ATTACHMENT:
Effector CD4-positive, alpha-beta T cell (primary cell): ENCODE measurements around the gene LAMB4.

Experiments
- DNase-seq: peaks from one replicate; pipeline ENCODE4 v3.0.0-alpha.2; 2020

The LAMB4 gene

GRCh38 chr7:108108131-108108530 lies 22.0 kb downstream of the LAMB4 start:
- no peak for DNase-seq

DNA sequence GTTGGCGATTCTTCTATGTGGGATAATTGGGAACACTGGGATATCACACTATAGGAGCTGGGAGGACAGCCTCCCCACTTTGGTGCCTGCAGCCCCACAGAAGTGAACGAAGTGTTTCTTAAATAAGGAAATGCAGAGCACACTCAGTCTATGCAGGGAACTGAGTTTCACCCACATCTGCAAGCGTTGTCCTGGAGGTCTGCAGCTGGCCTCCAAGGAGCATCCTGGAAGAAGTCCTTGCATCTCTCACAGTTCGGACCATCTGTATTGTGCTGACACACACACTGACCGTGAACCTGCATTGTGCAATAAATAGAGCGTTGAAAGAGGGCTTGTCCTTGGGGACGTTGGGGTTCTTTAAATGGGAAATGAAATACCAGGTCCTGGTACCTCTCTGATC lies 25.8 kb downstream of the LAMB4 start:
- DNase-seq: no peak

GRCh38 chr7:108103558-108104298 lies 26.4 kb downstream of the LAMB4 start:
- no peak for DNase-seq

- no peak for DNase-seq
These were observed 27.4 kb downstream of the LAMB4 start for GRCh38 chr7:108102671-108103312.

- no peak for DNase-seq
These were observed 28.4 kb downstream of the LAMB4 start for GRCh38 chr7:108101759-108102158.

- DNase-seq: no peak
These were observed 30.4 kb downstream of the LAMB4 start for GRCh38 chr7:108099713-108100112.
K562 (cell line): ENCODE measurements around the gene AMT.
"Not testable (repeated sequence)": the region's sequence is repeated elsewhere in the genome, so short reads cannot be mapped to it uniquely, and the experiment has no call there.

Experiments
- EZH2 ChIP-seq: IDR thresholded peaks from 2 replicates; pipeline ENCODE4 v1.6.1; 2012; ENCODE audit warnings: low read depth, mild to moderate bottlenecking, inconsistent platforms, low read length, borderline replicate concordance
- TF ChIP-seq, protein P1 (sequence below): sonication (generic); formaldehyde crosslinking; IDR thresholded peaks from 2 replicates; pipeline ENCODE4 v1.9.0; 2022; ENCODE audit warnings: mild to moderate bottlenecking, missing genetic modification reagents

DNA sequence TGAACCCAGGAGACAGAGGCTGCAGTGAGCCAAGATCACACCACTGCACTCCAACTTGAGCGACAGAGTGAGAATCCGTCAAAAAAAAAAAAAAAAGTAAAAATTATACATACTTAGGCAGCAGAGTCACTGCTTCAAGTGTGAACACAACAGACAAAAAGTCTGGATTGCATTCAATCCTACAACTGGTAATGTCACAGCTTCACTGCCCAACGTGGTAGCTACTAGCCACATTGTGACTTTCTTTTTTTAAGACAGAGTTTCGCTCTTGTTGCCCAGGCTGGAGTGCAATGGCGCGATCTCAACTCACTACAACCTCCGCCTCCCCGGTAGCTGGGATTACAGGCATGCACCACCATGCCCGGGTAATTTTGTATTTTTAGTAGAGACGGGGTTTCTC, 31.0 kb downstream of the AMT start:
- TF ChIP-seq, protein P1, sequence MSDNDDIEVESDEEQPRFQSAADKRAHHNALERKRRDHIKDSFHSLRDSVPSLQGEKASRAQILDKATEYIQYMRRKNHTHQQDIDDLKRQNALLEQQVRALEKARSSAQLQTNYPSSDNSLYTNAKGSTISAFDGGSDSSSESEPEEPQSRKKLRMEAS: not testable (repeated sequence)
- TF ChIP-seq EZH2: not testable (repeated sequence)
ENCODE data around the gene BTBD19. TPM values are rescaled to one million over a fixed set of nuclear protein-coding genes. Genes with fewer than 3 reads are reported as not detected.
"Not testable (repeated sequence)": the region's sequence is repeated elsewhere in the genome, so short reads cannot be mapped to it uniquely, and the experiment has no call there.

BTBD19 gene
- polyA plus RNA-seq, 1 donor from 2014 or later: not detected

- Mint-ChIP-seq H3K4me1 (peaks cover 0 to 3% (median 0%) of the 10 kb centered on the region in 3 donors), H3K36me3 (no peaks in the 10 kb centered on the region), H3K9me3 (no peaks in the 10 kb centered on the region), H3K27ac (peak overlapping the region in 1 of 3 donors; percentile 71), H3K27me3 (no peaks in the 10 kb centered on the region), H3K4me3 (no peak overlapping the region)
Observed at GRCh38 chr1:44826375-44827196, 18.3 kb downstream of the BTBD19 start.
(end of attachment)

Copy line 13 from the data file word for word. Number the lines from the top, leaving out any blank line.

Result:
- no peak for DNase-seq